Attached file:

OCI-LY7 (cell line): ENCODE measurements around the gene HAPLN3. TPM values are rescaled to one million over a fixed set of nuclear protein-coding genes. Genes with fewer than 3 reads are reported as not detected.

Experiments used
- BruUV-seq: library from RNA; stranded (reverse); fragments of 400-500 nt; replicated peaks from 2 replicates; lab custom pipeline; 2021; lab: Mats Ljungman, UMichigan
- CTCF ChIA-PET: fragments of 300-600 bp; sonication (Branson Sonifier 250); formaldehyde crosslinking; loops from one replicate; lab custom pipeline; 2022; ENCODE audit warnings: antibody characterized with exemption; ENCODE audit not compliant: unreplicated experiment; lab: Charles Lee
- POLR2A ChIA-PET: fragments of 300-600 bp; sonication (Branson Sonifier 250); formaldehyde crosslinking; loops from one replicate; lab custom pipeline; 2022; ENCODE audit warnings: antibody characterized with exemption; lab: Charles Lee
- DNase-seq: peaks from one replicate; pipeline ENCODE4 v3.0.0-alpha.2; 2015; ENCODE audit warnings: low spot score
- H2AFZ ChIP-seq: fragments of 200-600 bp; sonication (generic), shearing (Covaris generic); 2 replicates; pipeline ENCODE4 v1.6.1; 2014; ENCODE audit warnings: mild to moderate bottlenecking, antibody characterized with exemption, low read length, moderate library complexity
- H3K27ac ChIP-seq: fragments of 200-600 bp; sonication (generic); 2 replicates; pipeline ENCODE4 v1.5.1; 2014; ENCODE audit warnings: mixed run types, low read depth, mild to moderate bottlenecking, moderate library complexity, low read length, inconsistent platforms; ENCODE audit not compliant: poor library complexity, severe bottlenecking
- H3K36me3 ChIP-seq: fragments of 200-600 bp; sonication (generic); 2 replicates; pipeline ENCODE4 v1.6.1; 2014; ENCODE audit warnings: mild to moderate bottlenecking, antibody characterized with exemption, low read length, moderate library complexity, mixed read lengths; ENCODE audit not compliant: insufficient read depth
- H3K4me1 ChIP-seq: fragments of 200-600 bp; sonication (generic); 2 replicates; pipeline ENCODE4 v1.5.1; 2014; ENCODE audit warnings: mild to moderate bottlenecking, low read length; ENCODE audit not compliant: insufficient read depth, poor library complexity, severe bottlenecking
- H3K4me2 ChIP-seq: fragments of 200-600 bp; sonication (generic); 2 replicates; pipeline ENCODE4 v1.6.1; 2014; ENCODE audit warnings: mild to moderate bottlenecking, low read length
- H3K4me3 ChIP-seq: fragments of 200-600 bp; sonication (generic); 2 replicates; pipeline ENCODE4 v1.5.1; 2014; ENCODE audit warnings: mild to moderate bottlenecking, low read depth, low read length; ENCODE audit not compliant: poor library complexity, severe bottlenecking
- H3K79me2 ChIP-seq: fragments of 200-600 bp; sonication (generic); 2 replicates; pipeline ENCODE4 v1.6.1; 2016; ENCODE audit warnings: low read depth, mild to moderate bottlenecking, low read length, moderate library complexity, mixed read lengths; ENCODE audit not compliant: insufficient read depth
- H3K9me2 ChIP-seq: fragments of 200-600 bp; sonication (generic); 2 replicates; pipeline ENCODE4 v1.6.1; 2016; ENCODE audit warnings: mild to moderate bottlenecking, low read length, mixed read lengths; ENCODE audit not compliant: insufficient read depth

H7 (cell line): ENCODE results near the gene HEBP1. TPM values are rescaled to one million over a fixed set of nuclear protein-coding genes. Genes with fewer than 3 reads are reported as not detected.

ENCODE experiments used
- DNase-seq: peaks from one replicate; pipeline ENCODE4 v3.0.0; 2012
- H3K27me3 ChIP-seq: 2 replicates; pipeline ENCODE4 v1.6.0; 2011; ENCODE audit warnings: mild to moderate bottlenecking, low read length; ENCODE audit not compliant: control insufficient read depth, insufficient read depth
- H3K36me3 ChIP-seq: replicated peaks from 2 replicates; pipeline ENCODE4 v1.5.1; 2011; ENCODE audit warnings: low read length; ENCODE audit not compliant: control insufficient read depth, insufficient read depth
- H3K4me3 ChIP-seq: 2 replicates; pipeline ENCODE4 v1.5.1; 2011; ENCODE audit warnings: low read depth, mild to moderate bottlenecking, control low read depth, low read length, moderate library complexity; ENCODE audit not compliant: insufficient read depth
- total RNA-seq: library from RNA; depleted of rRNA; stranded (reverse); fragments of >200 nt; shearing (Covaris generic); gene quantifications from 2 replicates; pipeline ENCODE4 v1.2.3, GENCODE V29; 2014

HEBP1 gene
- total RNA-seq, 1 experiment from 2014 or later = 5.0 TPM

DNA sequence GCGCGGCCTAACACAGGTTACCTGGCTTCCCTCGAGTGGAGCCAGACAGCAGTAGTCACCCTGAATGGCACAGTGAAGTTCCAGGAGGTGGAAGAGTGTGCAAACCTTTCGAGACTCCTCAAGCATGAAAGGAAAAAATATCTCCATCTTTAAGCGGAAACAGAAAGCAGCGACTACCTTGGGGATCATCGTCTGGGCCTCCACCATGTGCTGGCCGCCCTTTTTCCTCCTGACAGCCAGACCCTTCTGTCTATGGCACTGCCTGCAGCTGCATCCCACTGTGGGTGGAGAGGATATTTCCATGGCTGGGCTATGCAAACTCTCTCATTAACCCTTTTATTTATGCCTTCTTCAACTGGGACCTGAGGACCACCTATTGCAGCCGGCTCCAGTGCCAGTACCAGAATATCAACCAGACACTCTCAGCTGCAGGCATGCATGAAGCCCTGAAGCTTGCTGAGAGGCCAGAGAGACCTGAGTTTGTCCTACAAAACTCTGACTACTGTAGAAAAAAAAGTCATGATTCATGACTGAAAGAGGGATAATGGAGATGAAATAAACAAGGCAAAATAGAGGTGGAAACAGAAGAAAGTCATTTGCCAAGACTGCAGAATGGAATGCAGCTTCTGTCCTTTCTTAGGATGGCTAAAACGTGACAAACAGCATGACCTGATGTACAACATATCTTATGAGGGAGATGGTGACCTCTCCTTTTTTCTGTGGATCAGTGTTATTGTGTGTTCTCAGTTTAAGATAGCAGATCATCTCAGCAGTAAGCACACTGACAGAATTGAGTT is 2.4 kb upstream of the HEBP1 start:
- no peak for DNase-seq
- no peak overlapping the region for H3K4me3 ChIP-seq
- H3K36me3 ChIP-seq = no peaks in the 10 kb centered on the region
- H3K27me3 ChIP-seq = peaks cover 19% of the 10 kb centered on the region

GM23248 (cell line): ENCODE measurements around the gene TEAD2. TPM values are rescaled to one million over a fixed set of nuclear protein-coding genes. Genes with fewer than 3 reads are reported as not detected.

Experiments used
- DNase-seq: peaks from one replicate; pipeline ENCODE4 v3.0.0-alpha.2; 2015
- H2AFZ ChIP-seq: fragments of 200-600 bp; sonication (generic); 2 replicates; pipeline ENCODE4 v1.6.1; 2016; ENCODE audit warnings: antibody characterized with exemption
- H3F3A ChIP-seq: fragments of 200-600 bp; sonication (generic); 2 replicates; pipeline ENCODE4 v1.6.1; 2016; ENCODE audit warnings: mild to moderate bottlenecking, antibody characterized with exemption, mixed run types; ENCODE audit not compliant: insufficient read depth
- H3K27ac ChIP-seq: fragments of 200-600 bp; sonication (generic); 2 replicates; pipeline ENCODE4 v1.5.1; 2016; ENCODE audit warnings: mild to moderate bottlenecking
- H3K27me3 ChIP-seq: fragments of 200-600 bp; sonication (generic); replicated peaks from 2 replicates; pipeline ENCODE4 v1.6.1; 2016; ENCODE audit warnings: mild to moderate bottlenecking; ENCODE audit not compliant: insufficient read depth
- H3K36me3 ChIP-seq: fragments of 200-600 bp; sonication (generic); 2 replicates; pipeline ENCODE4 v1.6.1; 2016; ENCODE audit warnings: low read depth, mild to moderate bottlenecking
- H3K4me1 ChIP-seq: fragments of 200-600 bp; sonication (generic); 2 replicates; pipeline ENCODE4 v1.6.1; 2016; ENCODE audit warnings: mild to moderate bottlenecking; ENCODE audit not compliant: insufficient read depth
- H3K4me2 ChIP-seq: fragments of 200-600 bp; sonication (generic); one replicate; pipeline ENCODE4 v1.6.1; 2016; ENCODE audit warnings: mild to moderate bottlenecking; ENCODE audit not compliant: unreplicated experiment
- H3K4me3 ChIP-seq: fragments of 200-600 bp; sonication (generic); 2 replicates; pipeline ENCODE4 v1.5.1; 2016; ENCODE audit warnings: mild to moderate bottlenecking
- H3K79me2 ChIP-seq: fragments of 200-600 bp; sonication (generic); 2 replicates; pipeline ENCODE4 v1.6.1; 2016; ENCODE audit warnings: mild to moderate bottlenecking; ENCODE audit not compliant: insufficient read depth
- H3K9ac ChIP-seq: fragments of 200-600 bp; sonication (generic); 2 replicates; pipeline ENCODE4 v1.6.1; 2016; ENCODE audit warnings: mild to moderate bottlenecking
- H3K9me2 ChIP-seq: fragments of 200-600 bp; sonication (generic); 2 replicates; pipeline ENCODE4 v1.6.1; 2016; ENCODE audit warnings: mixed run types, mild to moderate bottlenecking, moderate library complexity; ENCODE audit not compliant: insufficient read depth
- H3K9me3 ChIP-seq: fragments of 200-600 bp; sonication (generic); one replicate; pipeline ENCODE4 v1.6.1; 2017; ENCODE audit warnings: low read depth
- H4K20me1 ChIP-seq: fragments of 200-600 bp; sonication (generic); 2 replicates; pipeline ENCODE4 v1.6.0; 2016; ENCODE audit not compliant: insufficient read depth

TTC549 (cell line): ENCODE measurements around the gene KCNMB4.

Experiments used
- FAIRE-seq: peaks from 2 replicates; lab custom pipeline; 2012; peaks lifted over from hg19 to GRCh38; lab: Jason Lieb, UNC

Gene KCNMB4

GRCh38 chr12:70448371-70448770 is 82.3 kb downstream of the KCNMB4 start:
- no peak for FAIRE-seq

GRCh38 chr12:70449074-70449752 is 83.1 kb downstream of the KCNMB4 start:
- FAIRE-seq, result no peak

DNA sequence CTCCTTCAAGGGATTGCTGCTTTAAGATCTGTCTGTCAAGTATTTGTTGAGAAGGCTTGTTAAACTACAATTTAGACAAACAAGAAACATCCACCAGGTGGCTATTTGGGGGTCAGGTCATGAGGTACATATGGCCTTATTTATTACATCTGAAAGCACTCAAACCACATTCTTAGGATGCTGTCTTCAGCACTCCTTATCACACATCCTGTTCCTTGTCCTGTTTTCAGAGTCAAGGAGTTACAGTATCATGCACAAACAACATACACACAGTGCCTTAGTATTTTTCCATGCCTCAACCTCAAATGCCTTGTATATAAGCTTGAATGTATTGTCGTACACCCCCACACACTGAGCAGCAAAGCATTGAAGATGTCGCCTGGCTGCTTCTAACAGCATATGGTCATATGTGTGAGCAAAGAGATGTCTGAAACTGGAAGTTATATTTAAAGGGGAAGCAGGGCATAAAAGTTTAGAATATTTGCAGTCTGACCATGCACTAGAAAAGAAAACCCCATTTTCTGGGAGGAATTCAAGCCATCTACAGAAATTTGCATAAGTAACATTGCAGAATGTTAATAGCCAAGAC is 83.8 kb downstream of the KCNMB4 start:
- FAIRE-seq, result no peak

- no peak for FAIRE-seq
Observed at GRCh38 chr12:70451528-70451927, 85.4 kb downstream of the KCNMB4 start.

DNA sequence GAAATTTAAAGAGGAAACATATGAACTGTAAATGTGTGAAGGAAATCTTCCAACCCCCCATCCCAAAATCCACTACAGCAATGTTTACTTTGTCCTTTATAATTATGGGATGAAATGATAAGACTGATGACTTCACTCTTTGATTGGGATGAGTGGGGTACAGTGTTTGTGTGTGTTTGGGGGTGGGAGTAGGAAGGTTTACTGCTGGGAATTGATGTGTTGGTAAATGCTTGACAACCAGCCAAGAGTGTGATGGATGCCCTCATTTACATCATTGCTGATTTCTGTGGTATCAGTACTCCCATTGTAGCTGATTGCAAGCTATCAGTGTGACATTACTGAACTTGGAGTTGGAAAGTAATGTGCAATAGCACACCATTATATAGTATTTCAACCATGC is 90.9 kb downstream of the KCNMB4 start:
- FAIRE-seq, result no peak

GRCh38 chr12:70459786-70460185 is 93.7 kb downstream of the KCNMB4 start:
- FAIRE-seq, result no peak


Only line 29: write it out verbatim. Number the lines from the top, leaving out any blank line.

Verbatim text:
GM23248 (cell line): ENCODE measurements around the gene TEAD2. TPM values are rescaled to one million over a fixed set of nuclear protein-coding genes. Genes with fewer than 3 reads are reported as not detected.